Gov’t to build beaching ramp on Pag-asa island

07:18 PM March 20, 2012

MANILA, Philippines—The government plans to build a beaching ramp on the Pag-asa Island in the contested Spratlys in the West Philippine Sea (South China Sea).

Mayor Eugenio Biton-onon of the municipality of Kalayaan in Palawan, which has jurisdiction over the Pag-asa and other claimed islets in the Spratlys, said the ramp would be constructed by the Philippine Ports Authority (PPA) with the help of the Philippine Navy.


According to the mayor, the beaching ramp will greatly help their community since this will allow “ro-ro” (roll-on roll-off) ships to beach and unload their cargo directly to the island’s shore.

Currently, people and supplies brought in by ships have to be transferred to small bancas while at sea since the ships can not come to shore.


Since these bancas can not beach, the residents again have to haul the supplies and wade in water for several meters to bring the supplies to the shore.

Biton-onon would not say how much the construction would cost and also did not give other specifics.

But he said the beaching ramp would be finished within the year.

Biton-onon said the project should not stoke any diplomatic tension, insisting the ramp would only provide the island’s residents with some convenience in transportation.

He said they might ask the PPA afterwards to construct a modern port on the island.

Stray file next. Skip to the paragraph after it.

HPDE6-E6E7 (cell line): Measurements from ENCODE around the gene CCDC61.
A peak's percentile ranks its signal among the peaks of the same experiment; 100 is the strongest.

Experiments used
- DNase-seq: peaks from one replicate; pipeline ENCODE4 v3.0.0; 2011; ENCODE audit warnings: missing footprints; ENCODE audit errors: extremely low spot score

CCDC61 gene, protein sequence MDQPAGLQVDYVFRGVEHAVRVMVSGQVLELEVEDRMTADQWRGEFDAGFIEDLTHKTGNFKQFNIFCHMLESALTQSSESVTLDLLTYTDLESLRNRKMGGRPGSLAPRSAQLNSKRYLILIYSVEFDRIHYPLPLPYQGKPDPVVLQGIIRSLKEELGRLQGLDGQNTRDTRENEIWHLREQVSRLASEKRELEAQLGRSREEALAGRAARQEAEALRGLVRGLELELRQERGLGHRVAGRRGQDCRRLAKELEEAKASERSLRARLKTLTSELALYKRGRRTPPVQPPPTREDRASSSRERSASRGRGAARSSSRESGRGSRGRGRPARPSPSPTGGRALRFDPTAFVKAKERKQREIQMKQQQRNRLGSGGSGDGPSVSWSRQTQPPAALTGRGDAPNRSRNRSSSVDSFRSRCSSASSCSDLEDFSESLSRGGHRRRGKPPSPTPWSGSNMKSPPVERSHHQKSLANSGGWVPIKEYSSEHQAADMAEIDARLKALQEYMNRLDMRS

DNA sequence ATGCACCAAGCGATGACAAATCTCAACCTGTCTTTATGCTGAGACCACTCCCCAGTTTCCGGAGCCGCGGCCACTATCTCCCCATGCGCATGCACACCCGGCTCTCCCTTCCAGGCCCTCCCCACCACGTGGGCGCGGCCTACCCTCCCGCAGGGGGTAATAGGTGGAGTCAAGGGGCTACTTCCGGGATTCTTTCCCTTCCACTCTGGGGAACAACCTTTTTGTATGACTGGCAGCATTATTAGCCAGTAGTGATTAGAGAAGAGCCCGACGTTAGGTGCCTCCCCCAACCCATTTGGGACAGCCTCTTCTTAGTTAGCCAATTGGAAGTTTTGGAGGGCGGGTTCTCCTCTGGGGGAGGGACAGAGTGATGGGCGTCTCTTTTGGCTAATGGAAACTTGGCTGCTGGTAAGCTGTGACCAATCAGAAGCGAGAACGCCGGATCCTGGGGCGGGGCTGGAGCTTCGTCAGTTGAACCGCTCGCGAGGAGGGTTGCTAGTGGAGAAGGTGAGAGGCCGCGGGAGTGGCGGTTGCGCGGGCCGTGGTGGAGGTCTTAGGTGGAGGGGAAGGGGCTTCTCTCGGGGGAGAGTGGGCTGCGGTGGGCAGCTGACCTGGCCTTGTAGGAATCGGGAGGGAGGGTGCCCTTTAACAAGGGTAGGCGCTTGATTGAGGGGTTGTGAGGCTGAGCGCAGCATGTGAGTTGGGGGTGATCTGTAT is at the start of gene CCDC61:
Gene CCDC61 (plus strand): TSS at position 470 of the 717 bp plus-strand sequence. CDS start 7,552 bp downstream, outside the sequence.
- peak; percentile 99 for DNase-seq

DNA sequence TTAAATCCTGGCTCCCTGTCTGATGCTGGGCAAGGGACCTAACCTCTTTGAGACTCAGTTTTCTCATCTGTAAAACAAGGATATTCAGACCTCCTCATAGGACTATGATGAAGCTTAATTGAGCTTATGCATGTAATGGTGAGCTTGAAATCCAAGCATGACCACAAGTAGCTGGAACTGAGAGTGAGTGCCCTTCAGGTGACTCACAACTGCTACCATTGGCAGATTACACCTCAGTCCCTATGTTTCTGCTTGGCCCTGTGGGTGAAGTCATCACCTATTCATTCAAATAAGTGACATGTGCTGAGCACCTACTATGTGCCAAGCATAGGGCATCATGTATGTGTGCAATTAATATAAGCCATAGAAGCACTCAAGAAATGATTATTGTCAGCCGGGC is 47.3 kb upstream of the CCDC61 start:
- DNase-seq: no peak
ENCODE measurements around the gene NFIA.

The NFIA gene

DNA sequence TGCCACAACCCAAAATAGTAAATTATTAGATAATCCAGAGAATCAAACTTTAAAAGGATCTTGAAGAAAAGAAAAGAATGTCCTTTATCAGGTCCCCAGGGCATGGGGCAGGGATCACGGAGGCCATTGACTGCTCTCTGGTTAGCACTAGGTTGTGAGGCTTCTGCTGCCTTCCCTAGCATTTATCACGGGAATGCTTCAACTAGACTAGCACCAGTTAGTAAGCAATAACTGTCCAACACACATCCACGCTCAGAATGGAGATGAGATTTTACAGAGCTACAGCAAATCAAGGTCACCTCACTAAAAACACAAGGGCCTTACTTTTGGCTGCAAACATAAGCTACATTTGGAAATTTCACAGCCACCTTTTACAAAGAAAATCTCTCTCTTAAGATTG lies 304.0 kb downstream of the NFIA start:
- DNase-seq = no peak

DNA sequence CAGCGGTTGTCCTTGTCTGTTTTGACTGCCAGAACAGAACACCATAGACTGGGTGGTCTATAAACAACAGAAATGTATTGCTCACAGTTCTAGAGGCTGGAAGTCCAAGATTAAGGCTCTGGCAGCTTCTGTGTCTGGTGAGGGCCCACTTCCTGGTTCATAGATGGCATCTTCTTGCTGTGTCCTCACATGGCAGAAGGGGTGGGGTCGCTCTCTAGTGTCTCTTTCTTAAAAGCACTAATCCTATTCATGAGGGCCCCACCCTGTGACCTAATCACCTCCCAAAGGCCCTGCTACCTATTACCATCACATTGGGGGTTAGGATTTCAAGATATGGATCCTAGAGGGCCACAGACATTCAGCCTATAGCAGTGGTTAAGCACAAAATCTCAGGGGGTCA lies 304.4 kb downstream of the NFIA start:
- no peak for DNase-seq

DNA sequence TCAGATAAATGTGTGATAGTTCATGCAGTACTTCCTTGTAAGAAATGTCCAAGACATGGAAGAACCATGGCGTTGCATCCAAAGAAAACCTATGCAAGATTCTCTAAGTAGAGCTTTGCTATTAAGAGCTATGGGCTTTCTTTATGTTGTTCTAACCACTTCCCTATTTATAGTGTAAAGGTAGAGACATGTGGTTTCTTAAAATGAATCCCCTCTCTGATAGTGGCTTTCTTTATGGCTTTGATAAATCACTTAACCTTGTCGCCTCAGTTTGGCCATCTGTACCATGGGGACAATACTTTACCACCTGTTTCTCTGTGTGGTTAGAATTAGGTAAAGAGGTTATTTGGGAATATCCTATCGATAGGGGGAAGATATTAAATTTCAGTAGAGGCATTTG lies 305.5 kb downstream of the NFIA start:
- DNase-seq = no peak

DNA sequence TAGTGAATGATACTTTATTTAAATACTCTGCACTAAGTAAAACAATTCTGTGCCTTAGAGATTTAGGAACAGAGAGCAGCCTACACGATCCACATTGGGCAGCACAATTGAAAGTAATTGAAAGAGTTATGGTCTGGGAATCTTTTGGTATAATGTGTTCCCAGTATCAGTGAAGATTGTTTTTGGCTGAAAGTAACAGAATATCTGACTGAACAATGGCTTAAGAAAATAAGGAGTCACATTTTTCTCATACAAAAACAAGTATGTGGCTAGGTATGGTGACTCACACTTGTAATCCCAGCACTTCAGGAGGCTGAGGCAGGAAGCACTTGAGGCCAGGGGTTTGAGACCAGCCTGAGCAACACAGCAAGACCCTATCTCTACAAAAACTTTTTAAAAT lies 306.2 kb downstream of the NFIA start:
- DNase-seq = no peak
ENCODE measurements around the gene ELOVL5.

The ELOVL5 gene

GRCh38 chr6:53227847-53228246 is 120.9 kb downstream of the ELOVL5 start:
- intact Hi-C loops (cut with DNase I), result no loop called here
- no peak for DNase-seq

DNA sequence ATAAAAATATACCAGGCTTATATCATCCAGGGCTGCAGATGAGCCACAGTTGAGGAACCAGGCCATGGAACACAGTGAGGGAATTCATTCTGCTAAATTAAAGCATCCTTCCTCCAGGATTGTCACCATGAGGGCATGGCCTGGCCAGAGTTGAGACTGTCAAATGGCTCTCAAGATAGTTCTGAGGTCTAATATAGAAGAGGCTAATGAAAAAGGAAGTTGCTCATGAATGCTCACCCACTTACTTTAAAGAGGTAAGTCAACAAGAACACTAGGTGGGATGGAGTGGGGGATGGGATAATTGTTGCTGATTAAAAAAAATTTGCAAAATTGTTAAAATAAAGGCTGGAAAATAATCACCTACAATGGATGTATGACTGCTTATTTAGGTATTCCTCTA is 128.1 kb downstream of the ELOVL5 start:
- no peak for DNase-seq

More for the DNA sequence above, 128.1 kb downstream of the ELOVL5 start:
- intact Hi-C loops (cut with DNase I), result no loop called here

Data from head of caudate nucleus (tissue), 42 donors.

The Pag-asa Island is the biggest of the group islands and islets claimed by the Philippines (collectively referred to as the Kalayaan group of islands) in the oil-rich Spartlys chain of islands.

The Philippines, Taiwan, Vietnam, Malaysia and Brunei claim portions of the Spratlys while China claims the entire area.


Pag-asa island has an airstrip which, according to authorities, badly needs rehabilitation.

Read Next
Don't miss out on the latest news and information.
View comments

Subscribe to INQUIRER PLUS to get access to The Philippine Daily Inquirer & other 70+ titles, share up to 5 gadgets, listen to the news, download as early as 4am & share articles on social media. Call 896 6000.

For feedback, complaints, or inquiries, contact us.

© Copyright 1997-2020 INQUIRER.net | All Rights Reserved

We use cookies to ensure you get the best experience on our website. By continuing, you are agreeing to our use of cookies. To find out more, please click this link.